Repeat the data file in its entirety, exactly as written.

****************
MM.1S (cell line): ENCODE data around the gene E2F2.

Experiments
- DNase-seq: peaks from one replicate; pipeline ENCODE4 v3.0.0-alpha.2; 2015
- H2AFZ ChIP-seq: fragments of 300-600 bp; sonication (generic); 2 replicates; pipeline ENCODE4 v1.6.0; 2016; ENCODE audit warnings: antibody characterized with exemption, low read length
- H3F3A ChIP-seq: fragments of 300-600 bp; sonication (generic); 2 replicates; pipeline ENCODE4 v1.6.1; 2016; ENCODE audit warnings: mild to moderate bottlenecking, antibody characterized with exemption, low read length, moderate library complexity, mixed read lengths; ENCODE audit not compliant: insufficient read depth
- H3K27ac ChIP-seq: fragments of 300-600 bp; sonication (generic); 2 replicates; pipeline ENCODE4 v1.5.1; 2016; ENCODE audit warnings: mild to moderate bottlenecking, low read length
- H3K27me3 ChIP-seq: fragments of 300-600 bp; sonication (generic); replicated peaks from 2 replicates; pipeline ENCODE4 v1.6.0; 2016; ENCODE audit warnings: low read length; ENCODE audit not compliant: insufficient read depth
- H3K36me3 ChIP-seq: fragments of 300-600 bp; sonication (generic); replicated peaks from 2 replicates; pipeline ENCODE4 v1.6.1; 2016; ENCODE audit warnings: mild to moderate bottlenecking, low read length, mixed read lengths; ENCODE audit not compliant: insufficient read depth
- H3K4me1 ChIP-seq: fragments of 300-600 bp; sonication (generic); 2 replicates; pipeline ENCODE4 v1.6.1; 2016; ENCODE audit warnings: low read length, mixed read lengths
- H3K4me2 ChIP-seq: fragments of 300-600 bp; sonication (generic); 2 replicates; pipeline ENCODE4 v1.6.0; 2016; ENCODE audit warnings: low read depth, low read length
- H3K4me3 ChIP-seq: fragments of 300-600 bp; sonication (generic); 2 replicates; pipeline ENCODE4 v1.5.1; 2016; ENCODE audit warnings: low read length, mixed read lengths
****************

MM.1S (cell line): ENCODE data around the gene E2F2.

Experiments
- DNase-seq: peaks from one replicate; pipeline ENCODE4 v3.0.0-alpha.2; 2015
- H2AFZ ChIP-seq: fragments of 300-600 bp; sonication (generic); 2 replicates; pipeline ENCODE4 v1.6.0; 2016; ENCODE audit warnings: antibody characterized with exemption, low read length
- H3F3A ChIP-seq: fragments of 300-600 bp; sonication (generic); 2 replicates; pipeline ENCODE4 v1.6.1; 2016; ENCODE audit warnings: mild to moderate bottlenecking, antibody characterized with exemption, low read length, moderate library complexity, mixed read lengths; ENCODE audit not compliant: insufficient read depth
- H3K27ac ChIP-seq: fragments of 300-600 bp; sonication (generic); 2 replicates; pipeline ENCODE4 v1.5.1; 2016; ENCODE audit warnings: mild to moderate bottlenecking, low read length
- H3K27me3 ChIP-seq: fragments of 300-600 bp; sonication (generic); replicated peaks from 2 replicates; pipeline ENCODE4 v1.6.0; 2016; ENCODE audit warnings: low read length; ENCODE audit not compliant: insufficient read depth
- H3K36me3 ChIP-seq: fragments of 300-600 bp; sonication (generic); replicated peaks from 2 replicates; pipeline ENCODE4 v1.6.1; 2016; ENCODE audit warnings: mild to moderate bottlenecking, low read length, mixed read lengths; ENCODE audit not compliant: insufficient read depth
- H3K4me1 ChIP-seq: fragments of 300-600 bp; sonication (generic); 2 replicates; pipeline ENCODE4 v1.6.1; 2016; ENCODE audit warnings: low read length, mixed read lengths
- H3K4me2 ChIP-seq: fragments of 300-600 bp; sonication (generic); 2 replicates; pipeline ENCODE4 v1.6.0; 2016; ENCODE audit warnings: low read depth, low read length
- H3K4me3 ChIP-seq: fragments of 300-600 bp; sonication (generic); 2 replicates; pipeline ENCODE4 v1.5.1; 2016; ENCODE audit warnings: low read length, mixed read lengths